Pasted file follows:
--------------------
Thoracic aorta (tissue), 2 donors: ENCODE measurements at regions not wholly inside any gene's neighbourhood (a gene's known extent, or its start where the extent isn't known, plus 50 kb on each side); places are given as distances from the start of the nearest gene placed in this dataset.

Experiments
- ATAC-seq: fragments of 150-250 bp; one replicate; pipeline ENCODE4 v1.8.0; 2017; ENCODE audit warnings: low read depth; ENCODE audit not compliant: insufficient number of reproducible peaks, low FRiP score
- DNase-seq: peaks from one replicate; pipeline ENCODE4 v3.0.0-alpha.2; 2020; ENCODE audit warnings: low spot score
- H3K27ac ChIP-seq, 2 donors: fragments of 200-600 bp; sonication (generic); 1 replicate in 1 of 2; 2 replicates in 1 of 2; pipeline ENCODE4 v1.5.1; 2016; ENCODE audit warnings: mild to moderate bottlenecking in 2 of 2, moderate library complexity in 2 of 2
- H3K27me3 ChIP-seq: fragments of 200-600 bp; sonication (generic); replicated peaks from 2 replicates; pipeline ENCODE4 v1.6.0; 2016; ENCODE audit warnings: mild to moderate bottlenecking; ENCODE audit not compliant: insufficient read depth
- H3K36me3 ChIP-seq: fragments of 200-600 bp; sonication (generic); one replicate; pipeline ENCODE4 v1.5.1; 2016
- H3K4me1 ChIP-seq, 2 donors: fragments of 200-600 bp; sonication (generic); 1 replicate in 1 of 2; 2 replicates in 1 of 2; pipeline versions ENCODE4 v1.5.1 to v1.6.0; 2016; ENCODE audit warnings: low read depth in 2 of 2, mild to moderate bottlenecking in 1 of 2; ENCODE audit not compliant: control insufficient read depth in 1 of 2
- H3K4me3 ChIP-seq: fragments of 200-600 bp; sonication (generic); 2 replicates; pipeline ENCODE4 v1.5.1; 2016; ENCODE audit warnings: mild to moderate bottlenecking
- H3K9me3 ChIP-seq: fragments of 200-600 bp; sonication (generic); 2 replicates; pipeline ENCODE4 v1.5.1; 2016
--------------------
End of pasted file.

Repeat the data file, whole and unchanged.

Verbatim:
Thoracic aorta (tissue), 2 donors: ENCODE measurements at regions not wholly inside any gene's neighbourhood (a gene's known extent, or its start where the extent isn't known, plus 50 kb on each side); places are given as distances from the start of the nearest gene placed in this dataset.

Experiments
- ATAC-seq: fragments of 150-250 bp; one replicate; pipeline ENCODE4 v1.8.0; 2017; ENCODE audit warnings: low read depth; ENCODE audit not compliant: insufficient number of reproducible peaks, low FRiP score
- DNase-seq: peaks from one replicate; pipeline ENCODE4 v3.0.0-alpha.2; 2020; ENCODE audit warnings: low spot score
- H3K27ac ChIP-seq, 2 donors: fragments of 200-600 bp; sonication (generic); 1 replicate in 1 of 2; 2 replicates in 1 of 2; pipeline ENCODE4 v1.5.1; 2016; ENCODE audit warnings: mild to moderate bottlenecking in 2 of 2, moderate library complexity in 2 of 2
- H3K27me3 ChIP-seq: fragments of 200-600 bp; sonication (generic); replicated peaks from 2 replicates; pipeline ENCODE4 v1.6.0; 2016; ENCODE audit warnings: mild to moderate bottlenecking; ENCODE audit not compliant: insufficient read depth
- H3K36me3 ChIP-seq: fragments of 200-600 bp; sonication (generic); one replicate; pipeline ENCODE4 v1.5.1; 2016
- H3K4me1 ChIP-seq, 2 donors: fragments of 200-600 bp; sonication (generic); 1 replicate in 1 of 2; 2 replicates in 1 of 2; pipeline versions ENCODE4 v1.5.1 to v1.6.0; 2016; ENCODE audit warnings: low read depth in 2 of 2, mild to moderate bottlenecking in 1 of 2; ENCODE audit not compliant: control insufficient read depth in 1 of 2
- H3K4me3 ChIP-seq: fragments of 200-600 bp; sonication (generic); 2 replicates; pipeline ENCODE4 v1.5.1; 2016; ENCODE audit warnings: mild to moderate bottlenecking
- H3K9me3 ChIP-seq: fragments of 200-600 bp; sonication (generic); 2 replicates; pipeline ENCODE4 v1.5.1; 2016